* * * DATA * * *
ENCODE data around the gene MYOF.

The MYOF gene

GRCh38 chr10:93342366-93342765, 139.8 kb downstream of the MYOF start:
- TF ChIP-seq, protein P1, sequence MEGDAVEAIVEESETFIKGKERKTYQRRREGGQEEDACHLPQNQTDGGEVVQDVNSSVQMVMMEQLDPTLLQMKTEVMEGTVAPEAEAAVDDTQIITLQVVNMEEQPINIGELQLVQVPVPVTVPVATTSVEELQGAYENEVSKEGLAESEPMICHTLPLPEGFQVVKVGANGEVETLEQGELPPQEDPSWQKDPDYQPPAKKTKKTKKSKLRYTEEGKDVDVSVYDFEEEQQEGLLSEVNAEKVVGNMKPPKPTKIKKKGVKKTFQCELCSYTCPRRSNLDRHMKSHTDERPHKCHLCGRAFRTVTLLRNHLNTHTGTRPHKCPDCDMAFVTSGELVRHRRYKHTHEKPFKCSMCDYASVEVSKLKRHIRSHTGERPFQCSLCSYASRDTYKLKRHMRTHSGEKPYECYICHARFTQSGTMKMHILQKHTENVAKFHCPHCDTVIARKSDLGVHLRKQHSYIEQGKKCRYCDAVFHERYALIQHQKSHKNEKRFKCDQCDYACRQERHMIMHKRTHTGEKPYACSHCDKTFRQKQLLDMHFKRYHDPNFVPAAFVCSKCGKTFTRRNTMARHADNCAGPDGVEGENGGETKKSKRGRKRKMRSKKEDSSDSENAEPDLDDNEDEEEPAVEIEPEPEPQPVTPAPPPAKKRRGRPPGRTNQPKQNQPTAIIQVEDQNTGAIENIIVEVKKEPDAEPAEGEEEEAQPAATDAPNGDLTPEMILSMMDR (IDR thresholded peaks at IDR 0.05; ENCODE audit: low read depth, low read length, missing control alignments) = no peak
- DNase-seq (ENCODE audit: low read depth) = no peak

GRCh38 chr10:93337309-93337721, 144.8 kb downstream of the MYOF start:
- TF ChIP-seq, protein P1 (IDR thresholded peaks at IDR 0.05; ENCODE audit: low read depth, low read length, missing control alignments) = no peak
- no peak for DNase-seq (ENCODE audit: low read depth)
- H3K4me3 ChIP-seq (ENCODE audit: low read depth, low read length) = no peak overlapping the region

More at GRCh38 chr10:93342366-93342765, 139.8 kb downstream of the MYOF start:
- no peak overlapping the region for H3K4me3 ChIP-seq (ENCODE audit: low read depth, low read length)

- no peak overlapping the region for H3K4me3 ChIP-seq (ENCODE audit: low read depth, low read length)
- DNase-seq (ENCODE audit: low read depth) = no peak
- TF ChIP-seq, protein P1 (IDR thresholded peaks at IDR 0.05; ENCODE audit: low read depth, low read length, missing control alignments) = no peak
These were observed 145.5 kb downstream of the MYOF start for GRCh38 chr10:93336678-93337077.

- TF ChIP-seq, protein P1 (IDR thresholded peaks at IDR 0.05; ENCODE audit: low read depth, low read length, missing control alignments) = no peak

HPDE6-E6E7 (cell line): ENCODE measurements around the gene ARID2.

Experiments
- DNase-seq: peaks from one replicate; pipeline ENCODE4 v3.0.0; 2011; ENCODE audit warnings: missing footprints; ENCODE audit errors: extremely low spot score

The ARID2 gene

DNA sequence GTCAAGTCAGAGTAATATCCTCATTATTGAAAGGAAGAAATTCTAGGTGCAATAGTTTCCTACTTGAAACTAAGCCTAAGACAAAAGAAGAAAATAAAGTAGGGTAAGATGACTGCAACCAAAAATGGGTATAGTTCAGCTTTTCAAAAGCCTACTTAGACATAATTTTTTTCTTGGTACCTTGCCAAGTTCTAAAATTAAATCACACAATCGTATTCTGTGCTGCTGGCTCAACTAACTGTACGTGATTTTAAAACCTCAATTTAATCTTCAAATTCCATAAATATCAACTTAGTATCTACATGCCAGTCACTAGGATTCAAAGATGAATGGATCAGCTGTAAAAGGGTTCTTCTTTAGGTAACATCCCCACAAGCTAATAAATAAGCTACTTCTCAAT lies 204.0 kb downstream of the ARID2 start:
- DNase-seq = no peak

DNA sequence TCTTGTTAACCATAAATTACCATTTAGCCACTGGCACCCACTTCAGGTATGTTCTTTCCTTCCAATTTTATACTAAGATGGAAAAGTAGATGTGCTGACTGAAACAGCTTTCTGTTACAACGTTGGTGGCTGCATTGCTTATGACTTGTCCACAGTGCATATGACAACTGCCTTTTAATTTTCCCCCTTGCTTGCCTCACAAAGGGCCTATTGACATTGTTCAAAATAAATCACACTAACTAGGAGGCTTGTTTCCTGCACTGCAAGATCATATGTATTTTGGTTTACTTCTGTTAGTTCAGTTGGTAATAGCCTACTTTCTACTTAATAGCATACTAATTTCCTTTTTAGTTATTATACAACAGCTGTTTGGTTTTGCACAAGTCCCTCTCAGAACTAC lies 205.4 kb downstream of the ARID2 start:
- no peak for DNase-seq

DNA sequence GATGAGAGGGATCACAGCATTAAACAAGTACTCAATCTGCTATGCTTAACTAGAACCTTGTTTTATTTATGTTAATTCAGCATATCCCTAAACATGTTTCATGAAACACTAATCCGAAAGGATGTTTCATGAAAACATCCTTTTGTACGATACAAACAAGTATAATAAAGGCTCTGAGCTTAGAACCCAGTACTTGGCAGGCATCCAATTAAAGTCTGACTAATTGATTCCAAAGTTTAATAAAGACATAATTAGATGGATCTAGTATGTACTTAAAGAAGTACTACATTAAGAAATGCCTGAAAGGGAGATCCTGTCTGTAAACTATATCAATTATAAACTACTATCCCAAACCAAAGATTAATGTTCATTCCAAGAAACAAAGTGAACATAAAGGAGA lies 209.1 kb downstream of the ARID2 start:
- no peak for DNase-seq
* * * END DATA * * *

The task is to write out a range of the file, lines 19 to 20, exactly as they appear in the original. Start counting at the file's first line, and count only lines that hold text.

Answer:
- DNase-seq: peaks from one replicate; pipeline ENCODE4 v3.0.0; 2011; ENCODE audit warnings: missing footprints; ENCODE audit errors: extremely low spot score

The ARID2 gene